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Nylon Curtain


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Audio CD, July 7, 1987
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Nylon Curtain + Glass Houses + An Innocent Man [Enhanced, Original recording reissued, Original recording remastered]
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Editorial Reviews

Billy Joel ~ Nylon Curtain

1. Allentown
2. Laura
3. Pressure
4. Goodnight Saigon
5. She's Right On Time
6. A Room Of Our Own
7. Surprises
8. Scandinavian Skies
9. Where's The Orchestra?

Product Details

  • Audio CD (July 7, 1987)
  • Number of Discs: 1
  • Label: Sony Music
  • ASIN: B0000025RY
  • Average Customer Review: 4.6 out of 5 stars  See all reviews (99 customer reviews)
  • Amazon Best Sellers Rank: #373,910 in Music (See Top 100 in Music)

Customer Reviews

4.6 out of 5 stars
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Most Helpful Customer Reviews

26 of 31 people found the following review helpful By M. Casarino on June 11, 2003
Format: Audio CD
"The Nylon Curtain" might be Billy's most initially frustrating album. The songs are strange and sometimes inaccessable, and even the hit singles had a palpable feeling of dread. But no other Billy album holds up as well, or makes a more complete statement as "The Nylon Curtain."
"Allentown" and "Goodnight Saigon" are probably the easiest to digest (if only because the subject matter is fairly clear). But listen closely to both of them, and you'll hear complex variations on basic themes (unemployment and war, respectively). "Allentown" takes the industrial woes of it's titular town personally - check the line "I won't be getting up today" to see how the employment situation has affected the narrator. And "Goodnight Saigon" veers between the horrors of war and the sadness of the bond between soldiers, and finds a simple truth in between. There's empathy but not a trace of sentimentality, which helps keep the songs fresh.
Duplicity is a common theme in "Nylon Curtain." "Laura," a magnificent piece of Beatlesque pop, hints at the pressures caused by an ex-lover's obsessions...and for once the production is perfect, as Liberty's pounding drums and Billy's overdubbed background vocals create a driving, almost mocking tone. The wonderful "A Room of Your Own" and the elusive, almost coy confessional "Surprises" are great spins on Billy's themes of disenchantment with middle-American life.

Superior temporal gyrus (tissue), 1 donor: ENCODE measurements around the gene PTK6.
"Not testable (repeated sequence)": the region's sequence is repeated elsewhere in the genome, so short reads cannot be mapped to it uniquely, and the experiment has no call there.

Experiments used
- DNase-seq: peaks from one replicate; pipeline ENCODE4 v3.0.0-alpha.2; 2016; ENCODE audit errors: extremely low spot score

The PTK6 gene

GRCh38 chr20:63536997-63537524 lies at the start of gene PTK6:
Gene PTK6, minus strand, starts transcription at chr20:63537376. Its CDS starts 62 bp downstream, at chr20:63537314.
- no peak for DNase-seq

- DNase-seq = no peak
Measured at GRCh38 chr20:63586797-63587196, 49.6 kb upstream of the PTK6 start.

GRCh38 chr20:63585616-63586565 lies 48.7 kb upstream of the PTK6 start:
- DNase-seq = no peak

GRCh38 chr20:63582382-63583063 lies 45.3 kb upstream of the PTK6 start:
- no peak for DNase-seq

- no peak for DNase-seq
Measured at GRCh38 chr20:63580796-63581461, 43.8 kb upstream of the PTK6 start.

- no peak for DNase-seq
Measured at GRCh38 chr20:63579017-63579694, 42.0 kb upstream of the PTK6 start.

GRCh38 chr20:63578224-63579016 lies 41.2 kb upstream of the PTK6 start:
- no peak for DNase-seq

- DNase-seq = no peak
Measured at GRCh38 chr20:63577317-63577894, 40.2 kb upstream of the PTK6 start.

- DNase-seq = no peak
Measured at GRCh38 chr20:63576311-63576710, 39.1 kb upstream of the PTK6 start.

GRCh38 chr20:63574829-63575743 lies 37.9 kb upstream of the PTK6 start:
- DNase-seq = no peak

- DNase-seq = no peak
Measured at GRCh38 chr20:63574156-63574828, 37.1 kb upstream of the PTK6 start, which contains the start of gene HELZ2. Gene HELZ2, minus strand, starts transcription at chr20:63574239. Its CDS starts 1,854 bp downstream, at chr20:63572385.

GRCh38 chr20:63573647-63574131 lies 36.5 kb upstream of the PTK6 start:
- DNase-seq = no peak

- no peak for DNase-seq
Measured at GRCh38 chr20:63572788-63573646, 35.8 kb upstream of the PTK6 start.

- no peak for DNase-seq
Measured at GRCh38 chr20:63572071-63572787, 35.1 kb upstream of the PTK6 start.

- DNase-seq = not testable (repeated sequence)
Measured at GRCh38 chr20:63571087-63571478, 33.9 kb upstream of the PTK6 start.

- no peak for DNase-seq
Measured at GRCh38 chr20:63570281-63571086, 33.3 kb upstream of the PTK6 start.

The album closes with two strange, complex charts: the swirling dream-like psychedelia of "Scandinavian Skies" and the bittersweet coda "Where's the Orchestra?
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11 of 12 people found the following review helpful By L.A. Scene on March 10, 2005
Format: Audio CD
Billy Joel entered the 1980s and began to expand his musical horizons. This was evident on his ninth studio album, 1982's "The Nylon Curtain". This album wouldn't be a return to the days of "The Stranger" or "52nd Street", but it would mark Billy's return more toward a piano style of music. Despite what may not have been his best selling album, the result would be that Billy would produce an album that would be the creative high point of his musical career.

.

I look at Billy Joel's career as having three phases. The first phase is what I call "Old Billy Joel". This basically includes all of his material from "Cold Spring Harbor" through "Turnstiles". These are perhaps the strongest days as the piano sound, but they also contain most of Joel's least heard material. The next phase is what I call "Middle Billy Joel". This was his most successful period and covers from "The Stranger" to "Billy Joel Greatest Hits Volume 1 and 2". Joel would go through a transition during this phase - expanding his musical horizons and exploring different avenues. The final phase is the "Later Billy Joel" phase - this covers "The Bridge" to "River of Dreams". In this phase, Billy would start to incorporate some of his older styles of music while not abandoning his desire to continue to explore new avenues. "The Nylon Curtain" clearly falls into the heart of this "Middle Billy Joel" phase.